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College Health 2.0

The Sad Story of Greg Oden


College Health 2.0
By: cgaffney

Hey everyone! I'm a senior at Tufts University interested in joints, exercise, and healthy living. I hope you find my blog informative and interesting. At the very least I hope it sparks some conversation, enjoy!


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 Blog Entries
Take That Hill Down a Peg - Nov 27
  One thing I never anticipated when I, a 17 year-old boy, first arrived at Tufts was just how academically rigorous the school was going ...
more
The Sad Story of Greg Oden - Mar 08
I don’t know if everyone has heard of this guy. And maybe that’s telling in itself. The former Number 1 pick in the NBA draft is not a household name – ...
more
Low Impact Methods for Exercise and Weight Loss - Feb 16
I always find an excuse not to go to the gym. Today, I’m tired from work and I feel like I ate well enough to give myself a break. Tomorrow, I’m going to use ...
more
Posted: Mar 8, 2012 9:40
  • 0 Comments.
  • The Sad Story of Greg Oden
    I don’t know if everyone has heard of this guy. And maybe that’s telling in itself. The former Number 1 pick in the NBA draft is not a household name – which isn’t rare, necessarily. Not all draft picks pan out like they’re supposed to. But this behemoth of a player had all the tools to succeed in the NBA. He just didn’t have the health.

    In the 2007 draft, Oden beat out now-proven players Kevin Durant, Marc Gasol, and Al Horford. But in the five years since, those players and many others have experienced success while the oft-injured Oden has only been able to put together 82 appearances, the equivalent of one full NBA season.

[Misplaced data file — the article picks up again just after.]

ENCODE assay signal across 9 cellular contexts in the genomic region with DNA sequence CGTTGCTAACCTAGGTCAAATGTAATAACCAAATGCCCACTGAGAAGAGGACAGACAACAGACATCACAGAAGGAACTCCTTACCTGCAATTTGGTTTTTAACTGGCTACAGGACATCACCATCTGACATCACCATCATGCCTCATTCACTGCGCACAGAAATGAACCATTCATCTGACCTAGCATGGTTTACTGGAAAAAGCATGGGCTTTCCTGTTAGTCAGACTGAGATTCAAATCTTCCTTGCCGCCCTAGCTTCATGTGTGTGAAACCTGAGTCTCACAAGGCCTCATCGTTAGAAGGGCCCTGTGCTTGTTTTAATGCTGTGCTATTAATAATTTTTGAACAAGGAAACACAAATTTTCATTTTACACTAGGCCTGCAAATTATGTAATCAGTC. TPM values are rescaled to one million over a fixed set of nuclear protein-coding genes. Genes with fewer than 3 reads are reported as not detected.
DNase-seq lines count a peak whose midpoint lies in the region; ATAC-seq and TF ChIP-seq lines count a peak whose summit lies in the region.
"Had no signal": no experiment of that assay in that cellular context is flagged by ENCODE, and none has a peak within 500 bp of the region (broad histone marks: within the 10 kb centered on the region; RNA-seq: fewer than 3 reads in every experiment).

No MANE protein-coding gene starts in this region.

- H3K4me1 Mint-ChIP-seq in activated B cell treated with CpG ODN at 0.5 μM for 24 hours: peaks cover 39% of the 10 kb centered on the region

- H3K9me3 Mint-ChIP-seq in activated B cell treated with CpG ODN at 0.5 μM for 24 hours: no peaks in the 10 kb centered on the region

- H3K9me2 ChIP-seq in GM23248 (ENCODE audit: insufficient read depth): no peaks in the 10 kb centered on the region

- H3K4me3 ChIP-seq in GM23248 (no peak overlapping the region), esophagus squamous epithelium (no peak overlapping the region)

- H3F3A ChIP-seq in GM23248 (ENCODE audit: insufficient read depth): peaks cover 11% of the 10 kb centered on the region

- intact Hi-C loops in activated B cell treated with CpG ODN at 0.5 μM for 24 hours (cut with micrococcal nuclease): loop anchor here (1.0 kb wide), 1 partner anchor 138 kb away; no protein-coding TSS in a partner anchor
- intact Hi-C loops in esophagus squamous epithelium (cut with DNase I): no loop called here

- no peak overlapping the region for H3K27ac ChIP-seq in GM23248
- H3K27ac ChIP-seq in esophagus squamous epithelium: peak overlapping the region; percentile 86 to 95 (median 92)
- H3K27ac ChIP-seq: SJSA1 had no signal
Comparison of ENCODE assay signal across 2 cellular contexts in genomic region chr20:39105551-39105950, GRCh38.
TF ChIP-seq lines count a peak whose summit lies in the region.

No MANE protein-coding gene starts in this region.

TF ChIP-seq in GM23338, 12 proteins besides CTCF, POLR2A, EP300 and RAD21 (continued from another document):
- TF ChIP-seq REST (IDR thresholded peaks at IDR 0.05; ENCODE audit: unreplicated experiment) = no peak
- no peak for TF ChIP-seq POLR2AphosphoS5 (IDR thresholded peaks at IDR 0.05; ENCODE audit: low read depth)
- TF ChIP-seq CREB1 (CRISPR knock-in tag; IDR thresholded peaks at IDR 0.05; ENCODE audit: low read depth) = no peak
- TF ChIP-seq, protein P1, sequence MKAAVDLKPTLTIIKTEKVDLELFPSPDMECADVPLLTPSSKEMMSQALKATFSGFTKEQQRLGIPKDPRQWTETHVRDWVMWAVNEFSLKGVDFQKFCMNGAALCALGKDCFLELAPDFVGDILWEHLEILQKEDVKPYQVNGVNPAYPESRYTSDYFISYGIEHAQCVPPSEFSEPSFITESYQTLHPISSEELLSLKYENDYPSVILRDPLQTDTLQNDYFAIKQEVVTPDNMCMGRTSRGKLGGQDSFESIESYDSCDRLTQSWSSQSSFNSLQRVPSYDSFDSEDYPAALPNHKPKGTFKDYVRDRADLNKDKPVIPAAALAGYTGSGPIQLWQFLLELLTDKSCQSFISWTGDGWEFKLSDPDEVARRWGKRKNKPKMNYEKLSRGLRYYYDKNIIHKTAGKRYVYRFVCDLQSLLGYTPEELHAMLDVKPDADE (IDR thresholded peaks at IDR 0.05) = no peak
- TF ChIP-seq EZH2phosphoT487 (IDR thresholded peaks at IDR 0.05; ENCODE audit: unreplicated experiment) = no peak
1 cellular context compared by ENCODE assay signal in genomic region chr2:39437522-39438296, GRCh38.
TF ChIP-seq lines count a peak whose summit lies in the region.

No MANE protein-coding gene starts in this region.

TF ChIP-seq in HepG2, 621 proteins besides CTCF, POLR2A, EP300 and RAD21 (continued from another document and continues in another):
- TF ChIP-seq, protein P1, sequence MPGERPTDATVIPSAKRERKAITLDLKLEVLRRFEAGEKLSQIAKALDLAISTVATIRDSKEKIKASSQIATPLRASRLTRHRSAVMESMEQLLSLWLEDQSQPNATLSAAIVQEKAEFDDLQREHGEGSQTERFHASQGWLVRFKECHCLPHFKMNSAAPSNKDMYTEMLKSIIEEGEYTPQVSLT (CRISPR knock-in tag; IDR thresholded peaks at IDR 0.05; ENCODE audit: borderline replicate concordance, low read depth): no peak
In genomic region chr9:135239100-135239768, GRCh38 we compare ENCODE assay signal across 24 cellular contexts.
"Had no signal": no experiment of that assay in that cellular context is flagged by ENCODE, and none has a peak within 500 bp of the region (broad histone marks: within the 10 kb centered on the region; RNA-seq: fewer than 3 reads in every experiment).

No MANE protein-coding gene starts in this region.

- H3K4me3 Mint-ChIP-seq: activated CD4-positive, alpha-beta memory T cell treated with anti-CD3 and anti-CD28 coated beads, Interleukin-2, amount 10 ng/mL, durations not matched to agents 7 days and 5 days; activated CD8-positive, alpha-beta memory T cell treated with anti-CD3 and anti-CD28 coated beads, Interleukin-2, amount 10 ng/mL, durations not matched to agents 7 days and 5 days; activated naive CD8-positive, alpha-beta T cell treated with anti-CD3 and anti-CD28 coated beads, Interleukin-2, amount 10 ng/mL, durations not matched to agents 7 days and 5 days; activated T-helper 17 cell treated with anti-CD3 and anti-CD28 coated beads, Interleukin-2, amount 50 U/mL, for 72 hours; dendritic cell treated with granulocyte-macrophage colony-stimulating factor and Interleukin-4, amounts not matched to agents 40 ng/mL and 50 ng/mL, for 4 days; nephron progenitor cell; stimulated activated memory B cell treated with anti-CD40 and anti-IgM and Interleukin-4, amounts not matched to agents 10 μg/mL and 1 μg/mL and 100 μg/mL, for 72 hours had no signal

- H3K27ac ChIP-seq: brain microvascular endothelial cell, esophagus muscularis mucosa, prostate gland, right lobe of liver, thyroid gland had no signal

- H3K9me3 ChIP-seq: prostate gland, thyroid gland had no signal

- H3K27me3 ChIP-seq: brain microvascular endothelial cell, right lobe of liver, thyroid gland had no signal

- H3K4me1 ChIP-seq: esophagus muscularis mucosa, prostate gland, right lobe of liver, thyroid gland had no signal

His procedures and injuries:
    - Microfracture surgery on right knee
    - Chipped left knee cap
    - Fractured left patella
    - Microfracture surgery on left knee
    - Arthroscopic surgery on right knee
    - Microfracture surgery on left knee

    Yes, count it up and that’s five knee surgeries (the chipped knee cap only needed time to heal). Five surgeries in five years, with each micro fracture surgery shortening his playtime by an entire season. For most players, that would be enough to pack it in and start selling insurance. Brandon Roy, who just so happens to be Oden’s teammate, retired after just five seasons due to recurring knee problems. Oden’s knees have been incomparably worse than Roy’s, and yet Oden says that he has no plan to retire.

    I suppose that’s the purpose of this blog post – it’s a sad story, but it’s also a story of resilience and, hopefully in five years, a story of perseverance. Oden’s previous surgeries have all healed normally, and if he can find a way to make it through this most recent one, there’s always a chance that he can play again.

    As for the average Joe suffering from recurring knee problems, I’d say it couldn’t hurt to take a page out of Greg Oden’s book. These injuries can be extremely intimidating at the time of diagnosis. It is normal to experience anxiety about your athletic future, or maybe the future of your mobility. But with the right treatment, willpower and effort hopefully you can bounce back.
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